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How to Prevent Red Dots on Campus

On college campuses “red dots” are events where a sexual assault or an unsafe event has happened. On the other hand, green dots are instances when someone steps in and stops something from happening. This is a campaign based on promoting active bystanders in dangerous situations and educating students about sexual assault. Here are some tips on preventing red dots in your community or on your campus.

  1. Step In

If you see a situation may become violent or may not be consensual don’t be afraid to step in unless you are in immediate danger. A couple seconds of awkward conversation is better than letting someone go through a trauma that could negatively impact their entire life.

2. Delegate

If you do not feel like you can step in, talk to one of their friends or ask a more direct friend to intervene. If you feel like you cannot be direct that is fine, but you can still help by telling someone else.

3. Distract

This could mean asking if they want to go to the bathroom or dancing to check in and see if they’re okay. This is a subtle way to talk to someone if you think they are in a bad position.

4. Don’t Let Anyone Walk Home Alone

If someone is walking home alone or stumbling, make sure you talk to them and ask if they want someone to walk them home. Many college campuses have safe walk resources that go until 1 or 2 am that make sure students get home safely. If you see someone walking home or stumbling, talk to them and walk them home if you can or call safe walk if you can’t.

5. Call the Police

This is difficult because calling the police can be a serious issue for many students. If someone has reached a point of intoxication where they are unresponsive and throwing up you should contact their parents or the police. Even though they may get in a little trouble that is better than having your friend not wake up. If someone has been assaulted ask them if they want you to call the police. The police could be a valuable resource to help create a case if it goes to trial.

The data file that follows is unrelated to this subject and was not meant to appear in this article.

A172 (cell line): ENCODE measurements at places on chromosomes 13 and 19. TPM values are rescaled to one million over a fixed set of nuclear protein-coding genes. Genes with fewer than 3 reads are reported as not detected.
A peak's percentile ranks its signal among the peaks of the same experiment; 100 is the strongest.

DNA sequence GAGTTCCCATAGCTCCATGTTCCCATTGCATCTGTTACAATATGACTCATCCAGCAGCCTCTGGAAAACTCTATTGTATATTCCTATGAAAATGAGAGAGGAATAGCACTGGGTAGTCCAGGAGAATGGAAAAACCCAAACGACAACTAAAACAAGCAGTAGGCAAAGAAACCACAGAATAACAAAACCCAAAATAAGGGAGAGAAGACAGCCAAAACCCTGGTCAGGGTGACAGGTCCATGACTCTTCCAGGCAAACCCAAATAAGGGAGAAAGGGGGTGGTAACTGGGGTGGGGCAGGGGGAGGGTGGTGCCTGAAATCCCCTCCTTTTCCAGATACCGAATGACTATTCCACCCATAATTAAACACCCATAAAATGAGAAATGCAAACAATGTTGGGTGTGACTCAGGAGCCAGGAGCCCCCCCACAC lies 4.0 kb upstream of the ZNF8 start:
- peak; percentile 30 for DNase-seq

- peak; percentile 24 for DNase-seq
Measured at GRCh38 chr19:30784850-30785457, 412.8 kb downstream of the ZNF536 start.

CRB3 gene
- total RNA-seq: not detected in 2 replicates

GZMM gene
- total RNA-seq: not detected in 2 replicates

6. Stick With Your Friend

If your friend is not comfortable with going to the police, rape crisis centers and hospitals who have Sexual Assault Nurse or Forensic Examiners can be a valuable resource. Getting a forensic exam can help get evidence but can also be an invasive procedure. Make sure there is a trained nurse and a survivor advocate in the room, be there for your friend and say “I believe you” or ask if they need you to do anything for them.

In order to make a difference and prevent red dots on campus be an active bystander and promote the idea of helping others. Preventing one red dot could change a person’s entire life. Know the difference between confidential and mandatory reporting resources and find phone numbers for trauma centers and mental health resources. Do your best to create a green dots and share these ideas with people around you to help eliminate all of the red dots and make a positive impact on your community.

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